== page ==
I believe the true measure of a man’s life has very little to do with how big his house is, how much money he has or how much time he spent in the office. When you quit chasing things and start looking at making a difference, the meter gets pegged. We lost a meter-pegger this week with the passing of Wayne “Mr. Pat” Patkunas.
Wayne Patkunas had a rare combination of compassion, grittiness and competitiveness that was blended like a perfect recipe. Not too sweet, not to salty, just perfect.
Coaches and teachers are not supposed to have favorites or pets in school, right? Everyone should be treated equally, right? “Mr. Pat” had favorites. All the kids who attended Hudson Grade School or Chiddix Junior High where he taught got preferential treatment, or at least it felt that way.
The best part is that male or female, athlete or non-athlete, good student or bad student, it didn’t matter; they were all his favorites. Funny how comments about “my” coach, “my” fishing buddy, “my” English teacher have resonated as a result of his passing.
To me it comes down to impact. I call it the spit, dirt and selflessness fact of life. The bottom line is simple: Was a life better because you were in it? For “Mr. Pat,” the answer is a resounding yes! His life made all of our lives better.
Putting value in every encounter with the intent of making a difference and doing it without fanfare or notoriety was his mantra. At the very base level, it is compassion and a genuine love he had for students. I was fortunate to have been friends with a man who personified that. This week we lost a legend, but to many of us it wasn’t about wins and losses while he coached in Unit 5 but it was the impact he made on our lives.
“Mr. Pat” shared his love of the outdoors with more people than you could ever count. I shared the boat with him doing everything from bass fishing with artificials to live bait fishing for smallies. He was light years ahead of his time and was integral in getting fishing clubs started in junior high. Trips to the Boundary Waters, Table Rock and other destinations during the summer were just what he did.
He recruited other teachers like Jerry Kusmaul, Vern Tickler, Dave Peters and Larry Custer to carry the ball for youngsters. I especially remember a trip we took to Ely, Minn., when we were in the seventh and eighth grades. Those experiences fueled the passion for the outdoors in kids that may have never thought about being a part of it.
His best fishing partner was his wife, Pat. She was the love of his life and after retirement they traveled across the country visiting friends, but fishing had to be part of it. Their zest for life was contagious and all of us who saw that love them for it.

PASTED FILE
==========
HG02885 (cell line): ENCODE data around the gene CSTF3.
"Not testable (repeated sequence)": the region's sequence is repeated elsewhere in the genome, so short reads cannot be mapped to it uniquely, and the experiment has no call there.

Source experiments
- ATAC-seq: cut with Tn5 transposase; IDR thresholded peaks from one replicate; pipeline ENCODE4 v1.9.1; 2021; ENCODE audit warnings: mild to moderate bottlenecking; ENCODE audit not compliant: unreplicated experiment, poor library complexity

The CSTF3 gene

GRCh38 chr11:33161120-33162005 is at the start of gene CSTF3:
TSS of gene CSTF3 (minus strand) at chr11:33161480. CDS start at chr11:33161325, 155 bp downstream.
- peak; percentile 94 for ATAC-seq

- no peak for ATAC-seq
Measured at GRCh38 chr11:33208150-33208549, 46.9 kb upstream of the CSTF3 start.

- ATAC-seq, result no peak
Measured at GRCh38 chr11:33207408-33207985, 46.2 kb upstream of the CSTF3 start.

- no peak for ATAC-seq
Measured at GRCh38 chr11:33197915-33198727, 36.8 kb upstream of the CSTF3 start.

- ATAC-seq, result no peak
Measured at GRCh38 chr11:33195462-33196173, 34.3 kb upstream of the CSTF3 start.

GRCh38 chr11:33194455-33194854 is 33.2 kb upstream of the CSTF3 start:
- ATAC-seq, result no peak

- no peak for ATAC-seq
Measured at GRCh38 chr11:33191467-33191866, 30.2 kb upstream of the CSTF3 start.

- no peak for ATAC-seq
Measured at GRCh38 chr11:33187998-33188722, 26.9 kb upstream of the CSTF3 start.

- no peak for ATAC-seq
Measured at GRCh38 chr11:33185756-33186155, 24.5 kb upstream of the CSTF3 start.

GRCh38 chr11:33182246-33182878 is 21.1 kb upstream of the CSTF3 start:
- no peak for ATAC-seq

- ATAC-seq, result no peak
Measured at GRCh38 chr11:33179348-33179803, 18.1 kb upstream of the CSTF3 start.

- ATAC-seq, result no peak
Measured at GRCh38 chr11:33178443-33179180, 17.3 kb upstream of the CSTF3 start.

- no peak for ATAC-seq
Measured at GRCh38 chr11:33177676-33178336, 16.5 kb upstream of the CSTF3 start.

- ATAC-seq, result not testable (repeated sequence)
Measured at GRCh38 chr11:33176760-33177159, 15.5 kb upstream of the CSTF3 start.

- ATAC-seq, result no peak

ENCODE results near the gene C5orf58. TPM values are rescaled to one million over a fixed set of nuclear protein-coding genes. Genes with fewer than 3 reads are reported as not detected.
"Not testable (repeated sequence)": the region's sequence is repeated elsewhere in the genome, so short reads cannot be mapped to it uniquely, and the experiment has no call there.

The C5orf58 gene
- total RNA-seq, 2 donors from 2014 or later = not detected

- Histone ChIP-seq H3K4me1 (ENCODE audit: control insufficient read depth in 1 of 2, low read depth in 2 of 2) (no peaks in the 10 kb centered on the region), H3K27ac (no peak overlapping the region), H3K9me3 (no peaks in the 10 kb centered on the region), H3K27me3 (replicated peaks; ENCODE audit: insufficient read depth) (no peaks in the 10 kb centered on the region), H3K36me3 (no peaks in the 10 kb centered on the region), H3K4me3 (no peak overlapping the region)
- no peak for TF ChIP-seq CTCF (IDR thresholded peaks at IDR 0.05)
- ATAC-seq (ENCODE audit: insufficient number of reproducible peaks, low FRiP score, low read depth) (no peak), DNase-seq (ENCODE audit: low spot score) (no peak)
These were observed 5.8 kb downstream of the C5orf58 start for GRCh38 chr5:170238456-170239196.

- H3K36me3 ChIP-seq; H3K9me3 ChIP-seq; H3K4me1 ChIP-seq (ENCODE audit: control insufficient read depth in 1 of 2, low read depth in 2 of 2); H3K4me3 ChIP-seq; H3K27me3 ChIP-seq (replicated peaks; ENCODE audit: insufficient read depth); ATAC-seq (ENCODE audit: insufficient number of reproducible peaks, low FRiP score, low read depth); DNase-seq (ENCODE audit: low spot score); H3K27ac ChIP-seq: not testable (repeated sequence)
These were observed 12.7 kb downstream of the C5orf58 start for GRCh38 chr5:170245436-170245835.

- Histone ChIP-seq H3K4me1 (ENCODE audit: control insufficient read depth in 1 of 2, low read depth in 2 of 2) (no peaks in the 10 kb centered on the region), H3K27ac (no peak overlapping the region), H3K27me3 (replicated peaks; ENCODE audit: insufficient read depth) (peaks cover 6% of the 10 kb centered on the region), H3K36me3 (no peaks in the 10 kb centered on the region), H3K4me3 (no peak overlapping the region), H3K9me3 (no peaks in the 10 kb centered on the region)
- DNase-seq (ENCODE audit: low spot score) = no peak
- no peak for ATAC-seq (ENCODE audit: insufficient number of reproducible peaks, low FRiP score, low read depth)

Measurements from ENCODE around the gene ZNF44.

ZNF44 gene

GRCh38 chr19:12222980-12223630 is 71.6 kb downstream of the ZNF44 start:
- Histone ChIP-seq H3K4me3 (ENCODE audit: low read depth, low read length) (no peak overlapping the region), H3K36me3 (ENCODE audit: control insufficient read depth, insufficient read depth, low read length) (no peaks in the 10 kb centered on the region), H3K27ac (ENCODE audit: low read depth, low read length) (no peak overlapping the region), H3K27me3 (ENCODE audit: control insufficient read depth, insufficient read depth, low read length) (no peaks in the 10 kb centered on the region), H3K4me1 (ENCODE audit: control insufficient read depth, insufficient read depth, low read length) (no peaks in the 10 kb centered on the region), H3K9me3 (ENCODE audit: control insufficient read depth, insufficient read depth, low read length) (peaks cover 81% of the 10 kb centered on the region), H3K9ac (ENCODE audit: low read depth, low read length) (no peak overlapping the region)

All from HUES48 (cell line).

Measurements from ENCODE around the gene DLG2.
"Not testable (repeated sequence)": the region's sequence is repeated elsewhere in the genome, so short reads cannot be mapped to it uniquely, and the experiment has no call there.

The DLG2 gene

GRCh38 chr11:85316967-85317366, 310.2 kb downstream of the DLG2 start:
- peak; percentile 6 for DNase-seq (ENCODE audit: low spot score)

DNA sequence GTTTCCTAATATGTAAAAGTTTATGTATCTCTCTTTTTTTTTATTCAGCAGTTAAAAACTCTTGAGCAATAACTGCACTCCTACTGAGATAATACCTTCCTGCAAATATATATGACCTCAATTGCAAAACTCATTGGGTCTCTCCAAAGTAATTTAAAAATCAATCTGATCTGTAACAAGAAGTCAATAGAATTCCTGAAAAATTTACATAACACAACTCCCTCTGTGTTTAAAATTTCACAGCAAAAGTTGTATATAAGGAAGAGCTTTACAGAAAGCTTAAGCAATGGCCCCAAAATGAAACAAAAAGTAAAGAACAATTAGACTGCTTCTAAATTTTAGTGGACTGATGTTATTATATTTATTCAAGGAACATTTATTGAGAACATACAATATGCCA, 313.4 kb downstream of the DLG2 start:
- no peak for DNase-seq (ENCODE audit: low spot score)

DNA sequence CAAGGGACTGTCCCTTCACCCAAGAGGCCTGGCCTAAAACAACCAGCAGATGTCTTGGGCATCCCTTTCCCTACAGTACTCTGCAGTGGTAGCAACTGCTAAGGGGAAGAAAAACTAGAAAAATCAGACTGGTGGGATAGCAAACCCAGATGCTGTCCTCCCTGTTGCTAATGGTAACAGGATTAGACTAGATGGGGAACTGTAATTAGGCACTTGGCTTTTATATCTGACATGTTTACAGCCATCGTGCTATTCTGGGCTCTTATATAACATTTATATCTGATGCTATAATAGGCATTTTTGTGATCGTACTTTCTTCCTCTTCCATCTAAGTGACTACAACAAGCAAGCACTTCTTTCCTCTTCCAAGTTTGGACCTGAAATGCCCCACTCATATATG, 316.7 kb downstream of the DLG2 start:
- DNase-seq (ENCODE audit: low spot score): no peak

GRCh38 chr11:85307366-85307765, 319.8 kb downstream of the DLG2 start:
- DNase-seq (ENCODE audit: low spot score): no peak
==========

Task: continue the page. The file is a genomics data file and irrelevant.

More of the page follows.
He was without a doubt the best coach I played for. I was lucky to have played for many great ones but he combined X’s and O’s with gut. His adjustments and training methods were light years ahead of other coaches: using a towel to learn defense, using blocks on the palms of your hands to learn to dribble with your fingertips, and run, run, and run some more. We were never out-hustled in any sport. At Chiddix, I played for him in baseball, basketball and ran track too. If he was coaching it, I wanted to be a part of it.
When they made the man from Cicero, they broke the mold and I can still see that tilting-of-the-head looking over his glasses, that somber look of disagreement and that grin that made you know you were doing it right. No one has ever had the passion for kids that “Mr. Pat” had.
To Pat and to his kids, Mark, Debbie, and Diane, I loved that man. Not only did he get my passion for sports lit but also he is the reason that the outdoors are such a big part of my life. Lake Bloomington, Hudson, Unit 5 and our area lost a legend. RIP, “Mr. Pat.”
Kids fishing derby
The Prairieland Anglers Association will be holding a fishing derby fir kids up to age 14 on Sept. 17 at Bob Hartzold’s pond west of Bloomington. Rods and reels, bait and lifejackets are provided at the catch-and-release event. A safety presentation will begin at 12:30 p.m., with fishing from 1-4 and a wiener roast to follow.
Signup is free by contacting Roger Hagar at firstname.lastname@example.org or 309-275-4494. The event is limited to 25 kids and the registration deadline is Sept. 10.